Management

 Tell Members Their Money Is Safe

In the heat of the banking crisis, this CEO was a voice of reassurance.

September 27, 2011
KEYWORDS board , news , safe
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Through the years, Robertson also has been an active volunteer within the credit union movement and in the community. He served on and participated in:

  • CUNA’s board of directors and various committees, including the examination and supervision subcommittee;
  • CUNA’s regulatory and insurance structure commission;
  • The Washington Credit Union League’s board, including a term as chair and on various committees; and
  • The league’s “Hike the Hill” events.

John Annaloro, president/CEO of the Northwest Credit Union Association, says Robertson is a true CU Hero, and a “good, respected leader.” And the league’s announcement of Robertson’s retirement describes him as an advocate for credit unions on Capitol Hill.

“I never liked politics,” admits Robertson. “I still don’t. But it was necessary.” Robertson was the youngest member of the league board when he was elected in 1981 and the only one who wasn’t a CEO at the time. He was re-elected four times.

His enthusiasm for credit unions and their mission spills over into his involvement in state and local community activities. Robertson still lives in Shelton with Peggy, his wife of 36 years.

Shelton is a logging community of about 8,000 residents, mostly blue-collar. Robertson says it’s “the perfect setting for a credit union.” Our Community originally was chartered to serve employees of Simpson Logging Co., but expanded several times to its current state charter.

Robertson’s community involvement was one of the main reasons Cheryl Stewart, Our Community’s vice president of policy and regulatory compliance, nominated him to be a CU Hero. A few of the community activities he’s spearheaded include:

  • A junior golf tournament, organized 20 years ago, for kids ages 8 to 17;
  • Two $1,000 annual college scholarships for local high-school graduates; and
  • A recent effort to save a local community skate park. Robertson attended city park commission meetings and helped save the park.

His letters to community members during the economic crisis were especially impressive to Stewart. “When the economy was falling apart and everyone was fearful that all they had worked so hard to save would be lost, Joe reassured them that their money was safe and their credit union was solid, and gave them a brief explanation of the crisis.

“The letter was honest and upfront,” Stewart adds, “and even today members comment about how needed those letters were. When the only news delivered on TV was doom and gloom, the only reassurance they received was from the CEO of their credit union. It was a brave and right thing to do.”

An Approachable Leader

Joe Robertson, who recently retired from Our Community Credit Union in Shelton, Wash., had an open-door policy with all employees. “If you do this consistently, word gets around that you’re approachable.”

The credit union’s basic core values echo this theme:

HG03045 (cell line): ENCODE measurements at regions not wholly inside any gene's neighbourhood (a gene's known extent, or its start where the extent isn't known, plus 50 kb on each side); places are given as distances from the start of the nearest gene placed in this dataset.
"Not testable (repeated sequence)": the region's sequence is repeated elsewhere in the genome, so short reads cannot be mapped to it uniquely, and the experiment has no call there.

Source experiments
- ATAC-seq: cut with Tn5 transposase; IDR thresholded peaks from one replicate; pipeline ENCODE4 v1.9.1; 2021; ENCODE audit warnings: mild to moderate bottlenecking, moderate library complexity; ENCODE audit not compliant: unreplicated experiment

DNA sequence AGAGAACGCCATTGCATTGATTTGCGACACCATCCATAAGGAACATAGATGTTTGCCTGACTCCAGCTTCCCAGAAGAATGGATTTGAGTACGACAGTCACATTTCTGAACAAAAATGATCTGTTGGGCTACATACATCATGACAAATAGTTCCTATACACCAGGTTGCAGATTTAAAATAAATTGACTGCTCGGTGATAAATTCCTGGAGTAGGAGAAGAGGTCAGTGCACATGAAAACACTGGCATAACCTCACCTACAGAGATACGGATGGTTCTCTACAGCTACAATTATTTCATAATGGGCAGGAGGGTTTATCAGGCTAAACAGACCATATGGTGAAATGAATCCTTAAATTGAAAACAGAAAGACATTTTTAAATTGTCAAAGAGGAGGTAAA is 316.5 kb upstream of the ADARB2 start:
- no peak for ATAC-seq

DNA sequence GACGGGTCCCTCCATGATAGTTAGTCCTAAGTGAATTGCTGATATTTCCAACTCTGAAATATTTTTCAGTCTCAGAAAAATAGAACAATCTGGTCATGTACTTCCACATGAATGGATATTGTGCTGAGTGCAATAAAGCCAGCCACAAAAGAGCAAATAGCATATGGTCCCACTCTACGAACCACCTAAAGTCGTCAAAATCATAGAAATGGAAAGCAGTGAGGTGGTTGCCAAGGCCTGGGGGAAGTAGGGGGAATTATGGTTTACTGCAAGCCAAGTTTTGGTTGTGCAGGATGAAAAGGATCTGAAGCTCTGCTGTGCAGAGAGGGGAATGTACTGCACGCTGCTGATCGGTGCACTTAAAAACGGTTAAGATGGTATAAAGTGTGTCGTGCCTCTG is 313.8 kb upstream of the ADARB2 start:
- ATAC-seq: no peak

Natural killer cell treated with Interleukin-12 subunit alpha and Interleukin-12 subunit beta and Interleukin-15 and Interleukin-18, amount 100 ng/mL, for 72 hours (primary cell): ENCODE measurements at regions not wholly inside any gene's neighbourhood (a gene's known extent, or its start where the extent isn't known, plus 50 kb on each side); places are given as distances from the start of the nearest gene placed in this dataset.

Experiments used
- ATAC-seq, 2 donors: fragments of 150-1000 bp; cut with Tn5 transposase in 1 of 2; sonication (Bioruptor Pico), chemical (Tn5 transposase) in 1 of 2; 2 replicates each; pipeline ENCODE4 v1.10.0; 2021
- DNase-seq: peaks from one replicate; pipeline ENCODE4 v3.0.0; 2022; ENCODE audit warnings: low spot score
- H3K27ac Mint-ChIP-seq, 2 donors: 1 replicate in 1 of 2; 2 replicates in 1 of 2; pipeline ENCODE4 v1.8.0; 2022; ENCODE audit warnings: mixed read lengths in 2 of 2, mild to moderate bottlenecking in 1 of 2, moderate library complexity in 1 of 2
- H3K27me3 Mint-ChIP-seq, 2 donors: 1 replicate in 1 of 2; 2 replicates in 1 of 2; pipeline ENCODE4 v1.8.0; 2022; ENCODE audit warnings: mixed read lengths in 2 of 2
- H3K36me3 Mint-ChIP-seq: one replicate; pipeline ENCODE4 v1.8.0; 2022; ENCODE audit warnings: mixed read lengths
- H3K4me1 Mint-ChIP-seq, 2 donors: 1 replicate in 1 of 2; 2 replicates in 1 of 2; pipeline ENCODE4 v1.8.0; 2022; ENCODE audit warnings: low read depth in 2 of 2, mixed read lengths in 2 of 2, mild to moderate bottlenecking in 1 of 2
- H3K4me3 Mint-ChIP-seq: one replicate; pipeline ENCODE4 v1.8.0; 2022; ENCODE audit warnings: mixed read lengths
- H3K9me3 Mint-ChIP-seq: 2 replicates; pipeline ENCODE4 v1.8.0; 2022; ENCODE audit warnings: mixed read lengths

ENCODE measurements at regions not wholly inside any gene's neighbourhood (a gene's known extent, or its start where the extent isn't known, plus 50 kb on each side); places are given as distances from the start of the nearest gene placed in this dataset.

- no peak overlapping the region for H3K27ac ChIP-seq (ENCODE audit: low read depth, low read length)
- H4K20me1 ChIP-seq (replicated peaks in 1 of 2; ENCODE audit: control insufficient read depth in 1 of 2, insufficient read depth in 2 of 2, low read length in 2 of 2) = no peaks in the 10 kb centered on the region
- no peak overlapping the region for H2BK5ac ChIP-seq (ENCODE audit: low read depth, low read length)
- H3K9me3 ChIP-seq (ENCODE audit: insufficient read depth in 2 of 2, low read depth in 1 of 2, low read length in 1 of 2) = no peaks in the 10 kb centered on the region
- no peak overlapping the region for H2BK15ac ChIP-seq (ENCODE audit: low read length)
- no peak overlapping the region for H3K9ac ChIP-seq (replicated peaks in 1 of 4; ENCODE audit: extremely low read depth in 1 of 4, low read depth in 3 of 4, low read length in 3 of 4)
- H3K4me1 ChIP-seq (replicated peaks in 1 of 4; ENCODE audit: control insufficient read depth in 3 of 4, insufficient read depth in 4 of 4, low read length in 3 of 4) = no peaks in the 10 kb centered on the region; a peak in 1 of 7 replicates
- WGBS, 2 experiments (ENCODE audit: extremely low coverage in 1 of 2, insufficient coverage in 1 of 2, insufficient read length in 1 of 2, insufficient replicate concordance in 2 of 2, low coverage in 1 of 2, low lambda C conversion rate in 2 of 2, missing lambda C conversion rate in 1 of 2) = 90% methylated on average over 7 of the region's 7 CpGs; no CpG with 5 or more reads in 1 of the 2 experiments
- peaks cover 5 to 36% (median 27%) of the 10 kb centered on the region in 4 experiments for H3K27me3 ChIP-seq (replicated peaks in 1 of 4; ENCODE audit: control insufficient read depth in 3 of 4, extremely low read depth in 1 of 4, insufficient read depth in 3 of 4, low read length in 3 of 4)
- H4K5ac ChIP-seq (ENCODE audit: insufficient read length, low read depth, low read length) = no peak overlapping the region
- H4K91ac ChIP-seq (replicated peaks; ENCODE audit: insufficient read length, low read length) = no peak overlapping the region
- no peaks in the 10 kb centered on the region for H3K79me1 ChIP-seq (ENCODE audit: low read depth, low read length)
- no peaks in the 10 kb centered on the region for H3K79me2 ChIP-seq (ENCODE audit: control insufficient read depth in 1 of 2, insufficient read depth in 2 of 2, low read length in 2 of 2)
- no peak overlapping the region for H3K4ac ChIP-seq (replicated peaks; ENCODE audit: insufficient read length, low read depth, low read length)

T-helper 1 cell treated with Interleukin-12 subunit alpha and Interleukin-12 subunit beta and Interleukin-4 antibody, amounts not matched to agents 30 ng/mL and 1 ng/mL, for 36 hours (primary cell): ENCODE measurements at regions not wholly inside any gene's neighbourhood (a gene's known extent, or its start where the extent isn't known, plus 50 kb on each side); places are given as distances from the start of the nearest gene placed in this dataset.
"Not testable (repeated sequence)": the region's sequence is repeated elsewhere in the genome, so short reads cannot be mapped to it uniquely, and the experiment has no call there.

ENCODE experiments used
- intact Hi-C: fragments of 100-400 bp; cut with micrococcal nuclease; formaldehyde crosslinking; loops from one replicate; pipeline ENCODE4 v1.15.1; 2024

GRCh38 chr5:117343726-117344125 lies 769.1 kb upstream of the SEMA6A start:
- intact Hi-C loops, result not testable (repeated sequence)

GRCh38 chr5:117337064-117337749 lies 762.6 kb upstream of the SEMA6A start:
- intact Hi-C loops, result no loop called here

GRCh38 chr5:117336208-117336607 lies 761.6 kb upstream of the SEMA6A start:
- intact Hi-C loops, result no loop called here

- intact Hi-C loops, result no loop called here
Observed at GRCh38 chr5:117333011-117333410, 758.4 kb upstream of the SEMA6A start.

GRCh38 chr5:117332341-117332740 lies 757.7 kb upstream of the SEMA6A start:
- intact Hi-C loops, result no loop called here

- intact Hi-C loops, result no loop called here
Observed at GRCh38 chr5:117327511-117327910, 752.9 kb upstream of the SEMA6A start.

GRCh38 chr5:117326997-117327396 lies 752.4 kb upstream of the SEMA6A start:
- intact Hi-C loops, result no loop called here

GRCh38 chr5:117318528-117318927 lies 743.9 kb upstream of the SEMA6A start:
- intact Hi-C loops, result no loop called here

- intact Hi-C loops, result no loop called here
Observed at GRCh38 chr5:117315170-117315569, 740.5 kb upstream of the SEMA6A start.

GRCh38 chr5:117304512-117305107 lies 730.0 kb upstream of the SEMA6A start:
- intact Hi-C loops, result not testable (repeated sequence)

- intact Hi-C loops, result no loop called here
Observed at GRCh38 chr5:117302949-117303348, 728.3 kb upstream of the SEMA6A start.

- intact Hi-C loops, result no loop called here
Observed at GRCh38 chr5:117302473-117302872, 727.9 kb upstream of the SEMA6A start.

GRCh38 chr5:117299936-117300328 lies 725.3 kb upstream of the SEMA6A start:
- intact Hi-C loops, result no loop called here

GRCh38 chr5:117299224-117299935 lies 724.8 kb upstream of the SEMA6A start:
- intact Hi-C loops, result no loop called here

• Provide personal, professional, caring treatment to every member, every time;
  • Give members choices;
  • Be accurate; and
  • Find solutions to members’ financial needs.

“Life is difficult; people struggle,” he says. “We want members to walk out the door feeling like the credit union cares.”

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Great article! Unfortunately, most employees don’t feel valued or appreciated by their supervisors or employers. In fact, research has shown that the predominant reason team members quit their jobs is because they don’t feel valued. This is in spite of the fact that employee recognition programs have proliferated in the workplace – over 90% of all organizations in the U.S. has some form of employee recognition activities in place. But most employee recognition programs are viewed with skepticism and cynicism – because they aren’t viewed as being genuine in their communication of appreciation. Getting the “employee of the month” award, receiving a certificate of recognition, or a “Way to go, team!” email just don’t get the job done. How do you communicate authentic appreciation? We have found people have different ways that they want to be shown appreciation, and if you don’t communicate in the language of appreciation important to them, you essentially “miss the mark”. Additionally, employees need to receive recognition more than once a year at their performance review. Otherwise, they view the praise as “going through the motions”. A third component of authentic appreciation is that the communication has to be about them personally – not the department, not their group, but something they did. Finally, they have to believe that you mean what you say. How you treat them has to match the words you use. If you are not sure how your team members want to be shown appreciation, the Motivating By Appreciation Inventory (www.appreciationatwork.com/assess) will identify the language of appreciation and specific actions preferred by each employee. You then can create a group profile for your team, so everyone knows how to encourage one another. Remember, employees want to know that they are valued for what they contribute to the success of the organization. And communicating authentic appreciation in the ways they desire it can make the difference between keeping your quality team members or having a negative work environment that everyone wants to leave. Paul White, Ph.D., is the co-author of The 5 Languages of Appreciation in the Workplace with Dr. Gary Chapman.

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